One of the by-products of being on the bench is that it is giving De Jongh, the youngster in the DHL Stormers midfield trio by quite some way, invaluable experience of how to prepare to play both inside and outside centre.

‘As you know, I started out as an outside centre and played most of my career there, but last year when Jaque moved down to the Cape I played quite a bit at inside. I wouldn’t really say now which one I prefer, I enjoy playing both.

‘It does make for an interesting challenge being on the bench as you have to prepare as if you are going to play both positions. When you are on the bench you also prepare as if you are going to start the game and play the whole game. So when it comes to running lines and play maps, I have a lot of preparing to do before each match and it can only be a good thing for me to absorb it all.

‘Being able to play both also means that you become more suitable to be on the bench. That is a good thing sometimes, and it would certainly be a great thing if it meant I become part of the squad that plays in a World Cup final.’ Not that De Jongh intends making a career out of being on the bench, and he knows plenty of starting opportunities will come his way shortly.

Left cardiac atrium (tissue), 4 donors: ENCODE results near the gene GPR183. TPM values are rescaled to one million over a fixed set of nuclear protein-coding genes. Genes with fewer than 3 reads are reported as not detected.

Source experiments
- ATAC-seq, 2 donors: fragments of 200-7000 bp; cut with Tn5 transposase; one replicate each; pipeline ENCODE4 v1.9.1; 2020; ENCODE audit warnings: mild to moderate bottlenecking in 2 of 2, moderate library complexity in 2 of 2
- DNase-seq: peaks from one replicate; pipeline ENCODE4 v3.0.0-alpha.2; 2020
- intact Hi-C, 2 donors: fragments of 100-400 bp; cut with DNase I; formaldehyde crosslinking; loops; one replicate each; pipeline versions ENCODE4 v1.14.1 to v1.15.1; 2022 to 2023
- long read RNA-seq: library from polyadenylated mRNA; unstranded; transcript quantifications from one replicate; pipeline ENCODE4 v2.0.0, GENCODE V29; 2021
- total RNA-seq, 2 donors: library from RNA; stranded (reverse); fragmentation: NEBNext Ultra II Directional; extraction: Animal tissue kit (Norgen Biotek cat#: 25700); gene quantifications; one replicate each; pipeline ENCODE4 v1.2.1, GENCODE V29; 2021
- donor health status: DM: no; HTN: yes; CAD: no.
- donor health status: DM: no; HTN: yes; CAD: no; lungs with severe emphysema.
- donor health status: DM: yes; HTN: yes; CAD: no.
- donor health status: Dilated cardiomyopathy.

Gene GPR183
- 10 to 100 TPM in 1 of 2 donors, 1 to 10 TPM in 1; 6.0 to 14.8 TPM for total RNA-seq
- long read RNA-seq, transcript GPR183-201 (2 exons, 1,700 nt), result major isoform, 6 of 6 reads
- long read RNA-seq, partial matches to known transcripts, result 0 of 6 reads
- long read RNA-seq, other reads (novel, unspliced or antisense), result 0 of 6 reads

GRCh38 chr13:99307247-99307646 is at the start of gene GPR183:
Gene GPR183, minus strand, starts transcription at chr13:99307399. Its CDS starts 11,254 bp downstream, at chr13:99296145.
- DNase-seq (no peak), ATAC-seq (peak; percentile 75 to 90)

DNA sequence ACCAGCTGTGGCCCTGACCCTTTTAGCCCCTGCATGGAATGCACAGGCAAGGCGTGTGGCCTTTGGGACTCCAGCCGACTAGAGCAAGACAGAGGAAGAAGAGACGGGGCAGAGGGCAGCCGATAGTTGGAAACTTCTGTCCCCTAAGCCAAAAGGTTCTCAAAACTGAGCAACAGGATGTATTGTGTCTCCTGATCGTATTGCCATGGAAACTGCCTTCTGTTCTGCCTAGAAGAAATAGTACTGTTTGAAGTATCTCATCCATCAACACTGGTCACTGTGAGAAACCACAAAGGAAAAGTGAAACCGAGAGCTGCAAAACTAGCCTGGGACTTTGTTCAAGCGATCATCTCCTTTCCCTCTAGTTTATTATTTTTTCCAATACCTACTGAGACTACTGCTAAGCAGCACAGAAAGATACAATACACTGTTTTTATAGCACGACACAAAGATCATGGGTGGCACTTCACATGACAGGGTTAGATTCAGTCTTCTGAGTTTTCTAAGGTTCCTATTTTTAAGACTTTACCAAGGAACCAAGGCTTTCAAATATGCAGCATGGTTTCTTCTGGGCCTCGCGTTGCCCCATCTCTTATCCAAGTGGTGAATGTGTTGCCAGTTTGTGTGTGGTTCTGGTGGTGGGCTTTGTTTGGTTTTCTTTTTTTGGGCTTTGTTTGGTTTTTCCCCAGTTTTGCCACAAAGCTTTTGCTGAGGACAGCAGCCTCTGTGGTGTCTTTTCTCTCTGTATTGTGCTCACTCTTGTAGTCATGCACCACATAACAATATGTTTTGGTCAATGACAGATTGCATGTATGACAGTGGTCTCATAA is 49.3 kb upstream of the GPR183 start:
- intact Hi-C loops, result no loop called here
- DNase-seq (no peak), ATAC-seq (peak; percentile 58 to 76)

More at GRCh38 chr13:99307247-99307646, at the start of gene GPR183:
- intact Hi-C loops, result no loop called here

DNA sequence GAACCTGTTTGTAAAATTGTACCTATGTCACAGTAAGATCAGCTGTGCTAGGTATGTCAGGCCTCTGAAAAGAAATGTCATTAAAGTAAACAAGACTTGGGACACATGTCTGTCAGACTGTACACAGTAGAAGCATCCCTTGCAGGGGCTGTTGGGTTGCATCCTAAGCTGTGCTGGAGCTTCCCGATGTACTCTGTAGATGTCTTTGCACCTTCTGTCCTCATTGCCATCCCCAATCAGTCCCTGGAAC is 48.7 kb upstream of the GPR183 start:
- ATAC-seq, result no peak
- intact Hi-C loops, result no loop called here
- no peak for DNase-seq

‘The coaches sat down with me at the start of the season and told me what they expected of me, they told me what I could expect from them, they told me the plan. I am happy with it and at the moment it is certainly suiting the team goal, which is what it is all about.

‘I have had a great two years. It is hard to believe that just two seasons ago I had yet to play Currie Cup rugby. Now I am into my second Super Rugby season and last year I got to make my Springbok debut against Wales. It is hard to say which was the highlight – that first game in Cardiff or the one against the All Blacks that I started at Soccer City.

‘At the moment I am not looking towards the World Cup or anything like that. We all have our own personal goals, but in this competition the priority is to just keep focused on the next match and take each week as it comes. That way we as the Stormers will put ourselves in with a chance of achieving our objective of going one better than last year by winning the competition.’ – Gavin Rich – Matchday